Clafoutis have moved on to the savory side

A slice from a savory clafouti made with corn and swiss chard.
A slice from a savory clafouti made with corn and swiss chard. The New York Times

It used to be that clafoutis were always baked French pancakes studded with cherries.

Some clafoutis were smooth and flanlike; others puffed and turned golden brown on top. Some versions called for pitted cherries for greater ease of eating. Others insisted on whole cherries so the pits could add almondy nuance. And when cherries weren’t in season, different fruits stepped in: apricots, plums, berries, even pears.

But sweetness was a necessity, part of the deal. Until one day it wasn’t.

Clafoutis have moved on to the savory side. Now, in addition to classic recipes served for dessert or brunch, you’ll see them studded with meat, vegetables and cheese for lunch and dinner. For anyone who loves puffy, eggy savories like the soft interior of a quiche, a cheesy frittata or a custardy Yorkshire pudding, this is a very good trend indeed.

Making the switch from sweet to savory is simple to do, as long as you don’t mess with the structure of the pancake. The ratio of eggs to milk to flour needs to remain largely in place.

But beyond that, anything goes. Adding herbs, spices and grated cheese will give you a nicely piquant base in which to stir more substantial fillings: meat, vegetables, bits of leftover curry stashed in the fridge. Just make sure that whatever meats and vegetables you use are cooked through before you fold them in. They won’t cook any more while the pancake is in the oven; they just heat through while the egg batter around them sets and inflates.

This vegetable-rich version is an excellent vehicle for using up the last of the summer corn, to which I add Swiss chard and leeks for color and heft, along with garlic, herbs, cheese and both red and black pepper for bite.

It bakes up browned and almost souffléd on top, with a dense, rich middle. But it will deflate quickly. So for maximum drama, have your guests seated at the table when you pull it out of the oven. This said, it’s perfectly delicious after it flattens out. It may not be as striking, but with its salty depth of flavor, it’s just as irresistible.

Savory Clafoutis

Time: 1 1 / 4hours

Yield: 4 servings

3 / 4 cup whole milk

3 / 4 cup crème fraîche

4 large eggs

2 1 / 2tablespoons all-purpose flour

2 tablespoons chopped fresh parsley leaves

2 tablespoons chopped fresh dill leaves

3 / 4 teaspoon kosher salt, more as needed

1 / 2 teaspoon ground black pepper, more as needed

1 cup coarsely grated Gruyère or cheddar (about 4 ounces)

2 tablespoons extra-virgin olive oil

2 large or 3 small leeks (white and light green parts), halved lengthwise and thinly sliced

2 cups corn kernels (from 2 to 3 ears, or frozen and thawed)

1 large garlic clove, grated on a microplane or minced

1 large bunch Swiss chard, stems removed, leaves coarsely chopped (8 cups)

¼ cup grated Parmigiano-Reggiano

Fresh lemon juice, for serving

Red pepper flakes, for serving

1. Heat oven to 375 degrees. In large bowl, whisk together milk, crème fraîche, eggs, flour, parsley, dill, 1 / 2teaspoon salt and 1 / 2teaspoon pepper until smooth. Whisk in 3 / 4cup Gruyère.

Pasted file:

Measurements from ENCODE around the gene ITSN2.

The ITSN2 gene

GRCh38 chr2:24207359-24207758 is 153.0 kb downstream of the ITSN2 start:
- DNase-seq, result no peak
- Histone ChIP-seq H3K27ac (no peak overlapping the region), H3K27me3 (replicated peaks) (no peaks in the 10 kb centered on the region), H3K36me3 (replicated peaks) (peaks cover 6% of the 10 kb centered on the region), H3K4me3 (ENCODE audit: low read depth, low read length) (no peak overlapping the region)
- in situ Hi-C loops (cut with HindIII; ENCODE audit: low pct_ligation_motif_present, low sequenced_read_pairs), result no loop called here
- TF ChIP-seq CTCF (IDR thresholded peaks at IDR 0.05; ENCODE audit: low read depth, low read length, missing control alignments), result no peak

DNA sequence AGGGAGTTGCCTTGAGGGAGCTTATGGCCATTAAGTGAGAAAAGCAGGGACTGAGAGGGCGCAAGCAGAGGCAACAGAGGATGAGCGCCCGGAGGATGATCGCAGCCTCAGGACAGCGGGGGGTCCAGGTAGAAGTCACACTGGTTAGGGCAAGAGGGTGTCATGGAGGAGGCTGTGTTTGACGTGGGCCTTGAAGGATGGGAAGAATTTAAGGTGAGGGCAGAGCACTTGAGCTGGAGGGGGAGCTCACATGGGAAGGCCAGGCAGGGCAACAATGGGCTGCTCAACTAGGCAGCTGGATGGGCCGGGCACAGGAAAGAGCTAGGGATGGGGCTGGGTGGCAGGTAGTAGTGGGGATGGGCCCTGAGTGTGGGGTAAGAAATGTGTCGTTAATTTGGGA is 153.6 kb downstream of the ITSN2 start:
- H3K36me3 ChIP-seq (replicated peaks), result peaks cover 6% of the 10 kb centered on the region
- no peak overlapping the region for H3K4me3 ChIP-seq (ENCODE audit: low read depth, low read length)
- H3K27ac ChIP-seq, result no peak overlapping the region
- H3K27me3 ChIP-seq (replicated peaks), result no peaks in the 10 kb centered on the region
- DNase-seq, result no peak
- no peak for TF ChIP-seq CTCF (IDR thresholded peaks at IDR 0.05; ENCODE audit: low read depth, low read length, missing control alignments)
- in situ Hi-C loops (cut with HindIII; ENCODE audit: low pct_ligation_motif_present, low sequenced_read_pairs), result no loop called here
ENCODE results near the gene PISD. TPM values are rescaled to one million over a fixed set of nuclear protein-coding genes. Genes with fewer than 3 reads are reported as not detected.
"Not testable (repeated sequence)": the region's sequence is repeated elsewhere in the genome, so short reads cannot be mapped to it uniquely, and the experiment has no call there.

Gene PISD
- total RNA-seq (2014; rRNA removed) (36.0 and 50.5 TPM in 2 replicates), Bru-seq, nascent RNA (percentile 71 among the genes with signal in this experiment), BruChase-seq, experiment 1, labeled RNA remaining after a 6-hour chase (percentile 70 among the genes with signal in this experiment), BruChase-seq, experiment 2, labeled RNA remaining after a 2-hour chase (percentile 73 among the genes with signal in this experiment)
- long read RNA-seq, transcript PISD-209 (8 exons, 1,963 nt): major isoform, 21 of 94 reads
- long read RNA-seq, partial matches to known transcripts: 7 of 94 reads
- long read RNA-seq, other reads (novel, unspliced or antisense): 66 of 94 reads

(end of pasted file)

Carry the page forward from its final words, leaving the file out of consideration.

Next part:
2. Heat olive oil in a 9-inch oven-safe skillet over medium heat. Add leeks and sauté until they are soft and golden, about 10 minutes. Stir in corn, garlic and a pinch of salt; cook until garlic is fragrant and corn is tender, 2 to 3 minutes. Add chard leaves a handful at a time, and cook until they are wilted and tender, about 4 minutes. Season the mixture with 1 / 4teaspoon salt and a few grinds of black pepper.

3. Pour crème fraîche mixture over the corn and chard mixture, and then sprinkle the remaining Gruyère and the Parmigiano on top. Transfer skillet to oven and bake until custard is lightly set, about 40 minutes. Serve topped with a sprinkling of lemon juice and a pinch of red pepper flakes.

Berry Clafoutis

Yield: 8 servings

450 grams (3 cups) mixed blueberries and blackberries (or use just one type), rinsed and drained on paper towels

2 tablespoons kirsch, eau de vie de myrtille, or crème de cassis (optional)

105 grams (7 tablespoons) sugar, preferably organic

40 grams (approximately 1/3 cup) unbleached all-purpose flour

35 grams (approximately 1/3 cup) almond flour

3 extra large eggs (165 grams)

1 vanilla bean, scraped, or 1 teaspoon vanilla

Pinch of salt

165 grams (2/3 cup, approximately) low-fat yogurt or kefir

1. Toss berries in a medium bowl with the kirsch, eau de vie or crème de cassis, and 2 tablespoons of the sugar, and let sit for 30 minutes. Meanwhile, sift together all-purpose flour and almond flour.

2. Preheat oven to 375 degrees. Butter a 9- or 10-inch ceramic tart pan or clafoutis dish.

3. In a medium bowl, beat eggs with remaining sugar, seeds from the vanilla bean or vanilla, and salt. Place a strainer over the bowl and drain berries, allowing all of the liquid from the berries to run into the egg and sugar mixture. Whisk to combine. Arrange drained berries in the buttered baking dish.

4. Beat the sifted flours into the egg mixture and whisk until smooth. Add yogurt or kefir and combine well. Pour over fruit, scraping out all of the batter with a rubber spatula.

5. Bake in the preheated oven for 35 minutes, or until the top is browned and the clafoutis is firm and puffed. Press gently on the top in the middle to see if it’s firm. If it isn’t, return to the oven for 5 minutes. Remove from the oven and cool on a rack. Serve warm or at room temperature.